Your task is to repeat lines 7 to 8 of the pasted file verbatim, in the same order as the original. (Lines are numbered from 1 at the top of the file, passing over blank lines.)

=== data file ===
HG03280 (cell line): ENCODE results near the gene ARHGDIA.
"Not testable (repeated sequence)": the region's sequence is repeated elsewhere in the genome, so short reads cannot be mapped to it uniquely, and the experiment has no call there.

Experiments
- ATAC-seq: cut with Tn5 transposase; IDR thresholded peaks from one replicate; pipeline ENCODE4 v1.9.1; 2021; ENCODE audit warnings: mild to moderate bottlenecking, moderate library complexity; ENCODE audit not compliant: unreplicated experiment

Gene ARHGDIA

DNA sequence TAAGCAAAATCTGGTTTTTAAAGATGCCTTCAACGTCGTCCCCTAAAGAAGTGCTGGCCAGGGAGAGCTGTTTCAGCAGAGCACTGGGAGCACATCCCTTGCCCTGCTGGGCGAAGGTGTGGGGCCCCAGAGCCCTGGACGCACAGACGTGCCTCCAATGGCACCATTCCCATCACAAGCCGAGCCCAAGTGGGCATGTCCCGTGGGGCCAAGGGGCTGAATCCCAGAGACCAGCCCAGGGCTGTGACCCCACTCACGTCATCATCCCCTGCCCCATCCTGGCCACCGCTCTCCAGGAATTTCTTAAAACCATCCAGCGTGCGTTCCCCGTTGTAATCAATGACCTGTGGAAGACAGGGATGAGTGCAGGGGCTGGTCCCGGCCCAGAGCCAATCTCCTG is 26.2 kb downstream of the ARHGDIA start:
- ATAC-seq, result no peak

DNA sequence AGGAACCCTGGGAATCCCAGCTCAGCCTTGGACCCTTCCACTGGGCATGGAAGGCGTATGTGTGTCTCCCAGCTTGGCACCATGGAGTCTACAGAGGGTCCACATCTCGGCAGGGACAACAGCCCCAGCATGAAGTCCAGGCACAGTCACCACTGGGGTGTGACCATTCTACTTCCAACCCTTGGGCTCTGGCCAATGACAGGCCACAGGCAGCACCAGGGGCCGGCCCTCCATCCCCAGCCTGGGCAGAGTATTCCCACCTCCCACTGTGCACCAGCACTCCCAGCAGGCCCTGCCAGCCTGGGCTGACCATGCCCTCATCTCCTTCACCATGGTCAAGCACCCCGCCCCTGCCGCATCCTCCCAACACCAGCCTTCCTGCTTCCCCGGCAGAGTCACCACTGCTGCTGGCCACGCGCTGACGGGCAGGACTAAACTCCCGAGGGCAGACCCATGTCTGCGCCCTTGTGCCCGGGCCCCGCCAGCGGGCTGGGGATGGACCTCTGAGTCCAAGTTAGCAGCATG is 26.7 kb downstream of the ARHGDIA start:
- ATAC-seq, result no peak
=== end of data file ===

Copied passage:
- ATAC-seq, result no peak

DNA sequence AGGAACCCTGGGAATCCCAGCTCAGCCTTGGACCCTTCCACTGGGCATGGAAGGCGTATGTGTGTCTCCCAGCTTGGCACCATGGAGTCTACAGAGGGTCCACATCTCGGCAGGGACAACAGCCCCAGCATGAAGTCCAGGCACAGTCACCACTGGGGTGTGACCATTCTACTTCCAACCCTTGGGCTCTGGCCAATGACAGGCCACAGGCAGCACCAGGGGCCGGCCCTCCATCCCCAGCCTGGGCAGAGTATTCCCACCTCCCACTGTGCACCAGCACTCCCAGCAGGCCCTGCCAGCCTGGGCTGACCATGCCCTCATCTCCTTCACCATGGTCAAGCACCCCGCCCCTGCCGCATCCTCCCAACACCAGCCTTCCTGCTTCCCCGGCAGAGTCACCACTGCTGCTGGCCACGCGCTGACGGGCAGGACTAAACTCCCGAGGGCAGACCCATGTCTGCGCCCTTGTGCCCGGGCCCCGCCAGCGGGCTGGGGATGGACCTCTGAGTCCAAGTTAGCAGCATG is 26.7 kb downstream of the ARHGDIA start: